Starting with Clapton

“I also think if you’re an actor and you can improvise, when you go on an audition and you can improvise you’re just a genius. If you can, you know, take a Tide commercial and you can just say one funny line that’s not in the commercial they think you’re a genius.”
Amy Poehler

Starting with Clapton

Eric Clapton may be the most famous guitarist in the world. He plays rock and roll with a very heavy blues influence and it can be comfortable as blues proper. Signature to his style is the guitar solo with a suggestion of inspired improvisation.

Starting in the mid-60s with The Yardbirds and then Cream, one can feel astonished that rock and roll was only ten years old! Most historians will tell you that 1956 was the year with either Rocket 88 by Ike Turner or Rock Around the Clock by Bill Haley and the Comets.

But, you only have to listen to Roll ’em Pete from 1938 to know that no matter what the historians say, rock was on the rails and rolling down the line.

The guitar solo was nothing new at all. All through the Swing Era we saw solos by the great musicians like Benny Goodman, Dizzy Gillespie or even the drum solos of Gene Krupa. The rock and rollers were doing nothing unseen before.

Improvisation was something new. It was part of the new art form defined as Post Modern and began around 1960ish.

All the artists in the 60s grabbed onto the idea of improvisation. Miles Davis with jazz music was one. Richard Foreman began his Ontological-Hysteric Theater in 1968 and is still cooking today; colleges hire him to show the kids what improv is all about. The Groundlings, the famous improv comedy group began in 1974 and is still doing stuff now. Candidly, I can’t think of a good example for improv-dance as a company. I will think about it.

One time I sat in the theater watching a improvisational theater show. A woman sat behind me and made these little gasping noises as if she were being shocked and enlightened by the work. Wotta noob! The whole thing was a crock of shinola.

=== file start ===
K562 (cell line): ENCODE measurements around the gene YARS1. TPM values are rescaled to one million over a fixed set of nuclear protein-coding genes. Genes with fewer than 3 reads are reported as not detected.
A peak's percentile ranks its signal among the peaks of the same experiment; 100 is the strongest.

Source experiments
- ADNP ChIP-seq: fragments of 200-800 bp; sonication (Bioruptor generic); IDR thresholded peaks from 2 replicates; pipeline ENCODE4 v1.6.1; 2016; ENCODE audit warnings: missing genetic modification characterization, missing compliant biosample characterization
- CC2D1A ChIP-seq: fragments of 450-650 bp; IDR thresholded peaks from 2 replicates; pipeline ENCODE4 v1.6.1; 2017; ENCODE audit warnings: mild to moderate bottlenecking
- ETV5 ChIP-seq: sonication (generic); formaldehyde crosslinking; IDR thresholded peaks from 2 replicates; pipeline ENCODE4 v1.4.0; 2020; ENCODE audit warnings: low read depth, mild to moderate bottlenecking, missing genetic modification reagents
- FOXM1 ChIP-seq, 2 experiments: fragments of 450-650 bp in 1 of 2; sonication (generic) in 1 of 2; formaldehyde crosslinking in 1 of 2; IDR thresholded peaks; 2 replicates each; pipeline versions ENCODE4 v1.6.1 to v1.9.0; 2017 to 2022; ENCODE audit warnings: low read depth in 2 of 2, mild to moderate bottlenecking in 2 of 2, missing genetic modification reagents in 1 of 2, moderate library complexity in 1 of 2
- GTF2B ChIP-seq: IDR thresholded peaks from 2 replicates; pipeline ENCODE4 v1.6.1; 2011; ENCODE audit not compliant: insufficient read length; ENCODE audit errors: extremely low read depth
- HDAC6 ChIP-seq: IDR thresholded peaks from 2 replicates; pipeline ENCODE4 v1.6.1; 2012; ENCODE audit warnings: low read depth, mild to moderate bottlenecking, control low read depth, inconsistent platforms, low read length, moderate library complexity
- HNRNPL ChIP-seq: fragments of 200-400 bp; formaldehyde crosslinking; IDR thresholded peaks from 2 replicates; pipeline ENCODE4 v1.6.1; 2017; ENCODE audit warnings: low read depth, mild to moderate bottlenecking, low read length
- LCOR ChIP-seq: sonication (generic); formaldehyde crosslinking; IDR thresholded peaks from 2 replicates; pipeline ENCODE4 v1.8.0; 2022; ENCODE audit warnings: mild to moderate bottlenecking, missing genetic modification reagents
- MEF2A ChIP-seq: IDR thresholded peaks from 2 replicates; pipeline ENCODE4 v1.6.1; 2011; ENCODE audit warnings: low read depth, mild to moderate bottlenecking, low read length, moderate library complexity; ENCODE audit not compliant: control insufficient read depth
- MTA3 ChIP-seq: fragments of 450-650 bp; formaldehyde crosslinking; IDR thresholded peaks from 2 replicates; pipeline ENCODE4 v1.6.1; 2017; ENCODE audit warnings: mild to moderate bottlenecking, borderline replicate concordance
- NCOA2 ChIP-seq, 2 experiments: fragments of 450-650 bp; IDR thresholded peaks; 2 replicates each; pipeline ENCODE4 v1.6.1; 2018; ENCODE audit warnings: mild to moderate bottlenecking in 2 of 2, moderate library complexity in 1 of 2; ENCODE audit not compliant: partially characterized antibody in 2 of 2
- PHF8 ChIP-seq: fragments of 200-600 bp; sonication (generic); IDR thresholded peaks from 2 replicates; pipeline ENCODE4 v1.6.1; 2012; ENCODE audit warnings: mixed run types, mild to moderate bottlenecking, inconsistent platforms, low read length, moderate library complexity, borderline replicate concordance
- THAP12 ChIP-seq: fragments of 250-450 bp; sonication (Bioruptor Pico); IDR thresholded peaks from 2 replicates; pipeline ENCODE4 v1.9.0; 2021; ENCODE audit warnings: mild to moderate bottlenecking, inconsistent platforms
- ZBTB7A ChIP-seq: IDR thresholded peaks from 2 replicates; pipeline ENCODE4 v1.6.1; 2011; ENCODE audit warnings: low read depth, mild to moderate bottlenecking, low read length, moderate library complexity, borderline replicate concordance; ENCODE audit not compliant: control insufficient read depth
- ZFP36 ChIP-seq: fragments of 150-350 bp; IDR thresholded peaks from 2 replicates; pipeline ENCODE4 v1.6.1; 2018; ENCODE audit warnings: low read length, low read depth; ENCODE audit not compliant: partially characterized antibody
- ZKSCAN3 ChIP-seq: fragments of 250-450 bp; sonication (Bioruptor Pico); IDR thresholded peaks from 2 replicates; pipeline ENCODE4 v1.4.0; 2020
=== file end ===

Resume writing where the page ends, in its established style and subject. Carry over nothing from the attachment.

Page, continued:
Improv sucks.

First of all, 80% of presented improvisation has been rehearsed. That rapper in a rap battle is no more spontaneous than a quip from Dorothy Parker at the Algonquin Table. Eric’s long rambling guitar solos sound a lot alike night after night with only a little variation. The improv comedy guys get laughs mostly because they are supposed to be funny.

Will Ferrell sucks. We laugh at his “San Diego is a whale’s vagina” joke because we are shocked into it. How did that make it into the movie? And he is one of the better improv guys.

How bad is it? I saw a Melissa McCarthy movie where her co-actor kept backing her up like a truck to have her deliver different variations of a the joke. This made it to the movie, printed and wrapped.

Improv doesn’t suck.

I can’t really blame Snoop Dog and Tina Fey and Eric Clapton for doing improv work. As artists, they are stuck. There needs to be a new thing to counter improv but nothing has come along.

In the brief, really, sixty years of Modern we got: Futurism, Dada, Surrealism, Cubism, Abstract, Impressionism, Expressionism, Minimalism, Absurd, Art Deco, Art Nouveau, Pointillism and (lord save me) Avant Garde all as established artforms.

It was super exciting at the time to see a blank white canvas with a red dot in the corner because it was rejecting a prior artform and a defining a new one. Jackson Pollok really did spatter paint but he was freaking serious about it and must be appreciated in the context of ever changing art movements.

The 1960s gave us Post-Modern with it’s defining improvisation and we are stuck in it. There should have been a new thing in 1963 and then in 1967 and then a rejection of it all and a redefining of art in 1969.

Cubism for sixty years would suck too. Imagine sixty years of actors shouting out “macaroon!” in the absurd style of Ionesco; your sit-coms, your dramas, your music and your comedy.

It is unbearable.

I was at a jazz concert one time. The horn player was enthusiastic and solo-ing to impress the girls. The guy next to me said, “He’s only playing scales”. And he was, it was do-ray-me-fa with urgency as if it had meaning. Once it was pointed out to me, it was easily dismissed.

Robert Altman made some genius movies like MASH using improv. But, he had a darn editing room to sort all of that stuff out. That dude was smart. The improv was a part of the process but not the product.

So: improv is great fun to perform.

It is horrible to watch.

We need a new artistic movement that redefines what making art is all about. We need something new really really really really really badly in the most important way.

And then we can reject it and move on to another new thing.

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